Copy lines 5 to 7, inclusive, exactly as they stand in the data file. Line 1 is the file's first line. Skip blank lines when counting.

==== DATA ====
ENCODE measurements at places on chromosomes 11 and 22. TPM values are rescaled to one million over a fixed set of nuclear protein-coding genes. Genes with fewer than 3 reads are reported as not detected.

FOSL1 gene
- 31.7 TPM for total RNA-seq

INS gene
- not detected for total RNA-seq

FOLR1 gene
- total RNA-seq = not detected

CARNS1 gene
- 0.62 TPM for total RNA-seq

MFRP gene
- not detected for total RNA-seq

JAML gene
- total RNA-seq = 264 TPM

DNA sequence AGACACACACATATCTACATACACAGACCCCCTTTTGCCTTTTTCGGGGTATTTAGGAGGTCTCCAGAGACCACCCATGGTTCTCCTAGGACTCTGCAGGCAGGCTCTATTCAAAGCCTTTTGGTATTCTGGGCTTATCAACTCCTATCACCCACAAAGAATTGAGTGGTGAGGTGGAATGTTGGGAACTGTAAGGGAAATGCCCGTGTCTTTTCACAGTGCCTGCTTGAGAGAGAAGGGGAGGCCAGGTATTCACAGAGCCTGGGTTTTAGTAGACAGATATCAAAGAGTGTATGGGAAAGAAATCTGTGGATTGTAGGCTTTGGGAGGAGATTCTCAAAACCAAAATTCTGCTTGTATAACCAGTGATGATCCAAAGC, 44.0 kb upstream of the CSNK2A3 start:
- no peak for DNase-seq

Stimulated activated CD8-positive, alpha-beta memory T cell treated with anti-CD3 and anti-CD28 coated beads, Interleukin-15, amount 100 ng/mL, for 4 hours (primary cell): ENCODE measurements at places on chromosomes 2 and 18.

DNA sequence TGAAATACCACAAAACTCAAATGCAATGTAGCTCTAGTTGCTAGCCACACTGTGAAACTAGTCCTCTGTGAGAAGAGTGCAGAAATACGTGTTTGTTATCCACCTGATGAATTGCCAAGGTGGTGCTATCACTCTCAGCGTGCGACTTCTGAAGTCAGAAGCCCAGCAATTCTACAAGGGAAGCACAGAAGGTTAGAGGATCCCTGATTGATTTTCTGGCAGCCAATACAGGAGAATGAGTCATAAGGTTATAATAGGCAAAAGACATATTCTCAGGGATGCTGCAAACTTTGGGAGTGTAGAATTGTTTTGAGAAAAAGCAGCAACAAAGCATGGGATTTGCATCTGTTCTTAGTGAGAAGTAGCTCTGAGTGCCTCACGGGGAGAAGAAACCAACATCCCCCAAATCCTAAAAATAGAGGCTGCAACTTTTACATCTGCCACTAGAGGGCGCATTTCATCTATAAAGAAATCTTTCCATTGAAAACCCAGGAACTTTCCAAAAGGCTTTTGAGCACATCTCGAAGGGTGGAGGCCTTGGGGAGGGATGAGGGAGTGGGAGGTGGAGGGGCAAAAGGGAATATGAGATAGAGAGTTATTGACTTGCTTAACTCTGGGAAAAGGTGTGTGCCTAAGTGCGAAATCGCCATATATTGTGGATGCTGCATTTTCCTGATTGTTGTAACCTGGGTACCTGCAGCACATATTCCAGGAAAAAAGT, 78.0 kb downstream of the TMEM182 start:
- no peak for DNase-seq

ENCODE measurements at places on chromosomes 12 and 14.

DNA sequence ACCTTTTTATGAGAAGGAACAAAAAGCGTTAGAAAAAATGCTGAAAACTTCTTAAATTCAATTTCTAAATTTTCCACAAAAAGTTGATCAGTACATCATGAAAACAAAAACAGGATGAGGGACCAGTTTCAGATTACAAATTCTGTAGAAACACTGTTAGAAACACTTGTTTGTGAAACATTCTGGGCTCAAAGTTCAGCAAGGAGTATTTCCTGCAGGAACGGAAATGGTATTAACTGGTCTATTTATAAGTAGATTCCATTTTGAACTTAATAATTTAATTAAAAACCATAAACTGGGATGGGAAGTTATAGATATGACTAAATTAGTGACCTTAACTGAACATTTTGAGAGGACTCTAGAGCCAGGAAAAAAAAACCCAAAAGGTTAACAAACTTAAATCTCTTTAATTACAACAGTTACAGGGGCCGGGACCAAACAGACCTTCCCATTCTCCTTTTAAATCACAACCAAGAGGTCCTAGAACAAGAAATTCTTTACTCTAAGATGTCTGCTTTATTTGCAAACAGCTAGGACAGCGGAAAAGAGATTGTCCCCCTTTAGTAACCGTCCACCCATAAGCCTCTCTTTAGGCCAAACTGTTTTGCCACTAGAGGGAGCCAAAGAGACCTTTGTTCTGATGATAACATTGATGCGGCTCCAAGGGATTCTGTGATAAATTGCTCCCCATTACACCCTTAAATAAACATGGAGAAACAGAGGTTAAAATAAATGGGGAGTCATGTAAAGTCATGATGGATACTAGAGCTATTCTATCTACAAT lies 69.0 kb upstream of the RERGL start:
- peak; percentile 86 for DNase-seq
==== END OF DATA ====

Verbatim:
- not detected for total RNA-seq

FOLR1 gene
- total RNA-seq = not detected